Lars Waldorf, Lee Ann Fujii, and Scott Straus

Roundtable: What Do We Now Know About the Rwandan Genocide Twenty Years On?

2014

New Books in African StudiesNew Books in Genocide StudiesNew Books in HistoryNew Books in Peoples & PlacesNew Books in Politics & SocietyNew Books Network September 13, 2014 Kelly McFall

In 1994 I was in graduate school, trying hard to juggle teaching, getting started on my dissertation and having something of a real life....

In 1994 I was in graduate school, trying hard to juggle teaching, getting started on my dissertation and having something of a real life.

The real life part suffered most of all.  But every once in a while, the world around me would startle me out of my cave and remind me that life was proceeding without me.

The genocide in Rwanda was one of these events. Along with the ongoing ethnic cleansing in Bosnia, it made me question whether academics was a meaningful career choice and what I could and should do right then, in the midst of massive violence against innocents.

And then, by the time I had actually started thinking hard about it, the genocide in Rwanda was over.  As most people now know, something like 800,000 people were killed in about a hundred days.

July was the 20th anniversary of the end of the genocide.  To mark that occasion, we’re going to depart from the usual format of the show.  Instead of interviewing an author about his or her book, we’re going to spend an hour or so thinking more broadly about events in Rwanda and how we now understand them.  Three experts on the Rwandan genocide will help us do so:  Lee Ann Fujii, Scott Straus and Lars Waldorf.  During the discussion we’ll move from the motivations of the killers to the ways in which the genocide has been remembered (or not) to what movies and books they would recommend for people who want to learn more.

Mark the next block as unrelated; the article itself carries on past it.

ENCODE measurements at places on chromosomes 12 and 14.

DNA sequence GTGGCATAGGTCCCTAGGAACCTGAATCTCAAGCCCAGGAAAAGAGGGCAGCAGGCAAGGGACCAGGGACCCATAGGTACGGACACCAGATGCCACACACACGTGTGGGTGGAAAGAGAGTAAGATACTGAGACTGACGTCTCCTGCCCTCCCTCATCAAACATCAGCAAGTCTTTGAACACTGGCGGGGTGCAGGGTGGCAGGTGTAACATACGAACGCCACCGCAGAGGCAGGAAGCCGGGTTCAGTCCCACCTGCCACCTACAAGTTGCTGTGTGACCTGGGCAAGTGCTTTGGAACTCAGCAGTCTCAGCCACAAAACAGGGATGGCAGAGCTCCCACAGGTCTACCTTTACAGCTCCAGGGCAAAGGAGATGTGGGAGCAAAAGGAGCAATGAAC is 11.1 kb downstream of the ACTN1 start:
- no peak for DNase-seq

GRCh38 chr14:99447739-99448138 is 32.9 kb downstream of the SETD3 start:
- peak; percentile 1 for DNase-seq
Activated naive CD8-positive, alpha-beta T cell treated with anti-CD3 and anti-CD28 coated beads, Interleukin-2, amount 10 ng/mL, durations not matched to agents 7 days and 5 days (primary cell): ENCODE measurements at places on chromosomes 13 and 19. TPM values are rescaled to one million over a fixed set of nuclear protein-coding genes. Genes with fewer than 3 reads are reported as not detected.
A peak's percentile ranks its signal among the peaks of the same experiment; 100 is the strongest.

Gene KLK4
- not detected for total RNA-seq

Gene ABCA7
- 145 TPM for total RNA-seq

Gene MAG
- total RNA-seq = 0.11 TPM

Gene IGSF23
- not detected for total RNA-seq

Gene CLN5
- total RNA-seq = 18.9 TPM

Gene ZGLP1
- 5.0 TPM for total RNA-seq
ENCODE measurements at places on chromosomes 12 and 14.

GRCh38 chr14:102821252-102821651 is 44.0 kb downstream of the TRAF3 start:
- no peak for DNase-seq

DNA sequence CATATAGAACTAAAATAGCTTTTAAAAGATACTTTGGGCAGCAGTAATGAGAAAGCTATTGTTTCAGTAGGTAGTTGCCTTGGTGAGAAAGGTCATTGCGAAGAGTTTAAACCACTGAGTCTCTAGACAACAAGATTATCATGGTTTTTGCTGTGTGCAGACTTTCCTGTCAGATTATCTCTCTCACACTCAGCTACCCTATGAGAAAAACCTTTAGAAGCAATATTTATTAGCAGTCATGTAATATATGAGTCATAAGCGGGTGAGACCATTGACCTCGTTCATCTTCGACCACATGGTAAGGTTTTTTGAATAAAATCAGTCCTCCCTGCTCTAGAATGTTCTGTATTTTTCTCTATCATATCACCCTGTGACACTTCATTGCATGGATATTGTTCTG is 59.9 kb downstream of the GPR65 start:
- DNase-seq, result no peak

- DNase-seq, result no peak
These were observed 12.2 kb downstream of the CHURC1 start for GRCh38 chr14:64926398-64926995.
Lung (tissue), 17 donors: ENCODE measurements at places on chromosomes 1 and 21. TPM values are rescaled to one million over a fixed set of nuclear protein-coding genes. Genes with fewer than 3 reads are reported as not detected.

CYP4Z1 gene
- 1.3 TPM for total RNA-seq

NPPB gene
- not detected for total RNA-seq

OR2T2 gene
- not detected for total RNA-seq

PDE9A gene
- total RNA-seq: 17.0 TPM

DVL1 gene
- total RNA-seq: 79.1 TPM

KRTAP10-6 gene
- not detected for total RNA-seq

The podcast is, however, to some degree inspired by a single book, Alison des Forges remarkable Leave None to Tell the Story, published in 1999.  The book is a tour de force of careful research and analysis and set the direction for research on Rwanda.  Nevertheless, it is fifteen years old.  Since then, we’ve had hundreds of studies examining the genocide and its aftermath.

So today w’re going to spend a few minutes assessing that new research, using the broad question of “What do we know about Rwanda 20 years after the genocide?”  I hope you enjoy the discussion.

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